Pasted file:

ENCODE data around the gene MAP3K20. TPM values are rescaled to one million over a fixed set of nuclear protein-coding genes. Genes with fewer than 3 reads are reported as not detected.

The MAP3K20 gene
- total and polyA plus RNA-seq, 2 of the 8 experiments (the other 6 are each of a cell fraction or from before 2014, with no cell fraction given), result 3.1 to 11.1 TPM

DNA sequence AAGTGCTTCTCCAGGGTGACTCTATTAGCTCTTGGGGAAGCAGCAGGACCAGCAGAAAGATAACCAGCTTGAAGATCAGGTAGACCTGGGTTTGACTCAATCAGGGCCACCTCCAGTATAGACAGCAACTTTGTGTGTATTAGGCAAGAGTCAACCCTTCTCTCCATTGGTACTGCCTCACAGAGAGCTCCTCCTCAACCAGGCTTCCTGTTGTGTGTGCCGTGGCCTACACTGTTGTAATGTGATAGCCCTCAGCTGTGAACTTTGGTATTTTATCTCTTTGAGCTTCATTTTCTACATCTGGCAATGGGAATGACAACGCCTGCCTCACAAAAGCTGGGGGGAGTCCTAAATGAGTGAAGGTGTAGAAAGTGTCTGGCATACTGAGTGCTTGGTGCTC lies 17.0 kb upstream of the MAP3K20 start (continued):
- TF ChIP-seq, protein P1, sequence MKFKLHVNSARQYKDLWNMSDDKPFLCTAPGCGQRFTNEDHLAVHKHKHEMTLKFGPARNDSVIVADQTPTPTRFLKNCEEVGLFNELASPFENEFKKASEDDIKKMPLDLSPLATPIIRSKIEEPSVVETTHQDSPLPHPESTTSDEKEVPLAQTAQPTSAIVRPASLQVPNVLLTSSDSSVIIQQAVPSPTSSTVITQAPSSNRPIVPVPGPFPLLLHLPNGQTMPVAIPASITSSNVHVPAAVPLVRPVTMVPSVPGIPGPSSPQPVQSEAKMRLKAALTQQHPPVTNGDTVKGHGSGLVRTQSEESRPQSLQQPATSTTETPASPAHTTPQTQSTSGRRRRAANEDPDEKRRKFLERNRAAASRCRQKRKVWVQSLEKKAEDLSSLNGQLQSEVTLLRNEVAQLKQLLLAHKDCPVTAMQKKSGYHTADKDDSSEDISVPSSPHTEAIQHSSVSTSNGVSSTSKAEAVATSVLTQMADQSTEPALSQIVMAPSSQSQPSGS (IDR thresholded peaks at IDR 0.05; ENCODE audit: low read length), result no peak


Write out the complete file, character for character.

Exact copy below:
ENCODE data around the gene MAP3K20. TPM values are rescaled to one million over a fixed set of nuclear protein-coding genes. Genes with fewer than 3 reads are reported as not detected.

The MAP3K20 gene
- total and polyA plus RNA-seq, 2 of the 8 experiments (the other 6 are each of a cell fraction or from before 2014, with no cell fraction given), result 3.1 to 11.1 TPM

DNA sequence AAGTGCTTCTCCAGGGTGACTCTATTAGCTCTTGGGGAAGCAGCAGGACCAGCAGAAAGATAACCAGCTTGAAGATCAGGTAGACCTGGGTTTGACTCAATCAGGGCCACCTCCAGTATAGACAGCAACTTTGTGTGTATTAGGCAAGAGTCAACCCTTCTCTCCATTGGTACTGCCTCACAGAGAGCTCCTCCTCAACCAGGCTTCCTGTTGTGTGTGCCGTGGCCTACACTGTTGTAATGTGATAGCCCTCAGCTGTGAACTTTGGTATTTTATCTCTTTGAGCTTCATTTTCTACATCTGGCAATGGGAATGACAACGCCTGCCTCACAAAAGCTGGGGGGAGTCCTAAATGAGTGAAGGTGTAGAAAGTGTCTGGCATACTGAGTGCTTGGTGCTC lies 17.0 kb upstream of the MAP3K20 start (continued):
- TF ChIP-seq, protein P1, sequence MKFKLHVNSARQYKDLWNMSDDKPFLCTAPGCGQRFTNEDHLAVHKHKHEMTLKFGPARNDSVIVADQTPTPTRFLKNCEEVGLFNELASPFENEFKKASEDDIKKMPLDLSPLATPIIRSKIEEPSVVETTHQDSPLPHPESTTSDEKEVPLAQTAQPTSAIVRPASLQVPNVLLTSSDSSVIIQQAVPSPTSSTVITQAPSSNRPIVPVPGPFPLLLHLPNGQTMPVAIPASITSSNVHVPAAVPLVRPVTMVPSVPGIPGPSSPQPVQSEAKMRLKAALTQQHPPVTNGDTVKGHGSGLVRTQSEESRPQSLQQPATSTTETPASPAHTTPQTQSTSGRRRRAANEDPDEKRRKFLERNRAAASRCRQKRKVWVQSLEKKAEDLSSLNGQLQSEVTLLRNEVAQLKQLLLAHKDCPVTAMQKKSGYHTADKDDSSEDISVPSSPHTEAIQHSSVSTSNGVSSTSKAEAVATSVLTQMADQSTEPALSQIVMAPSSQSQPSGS (IDR thresholded peaks at IDR 0.05; ENCODE audit: low read length), result no peak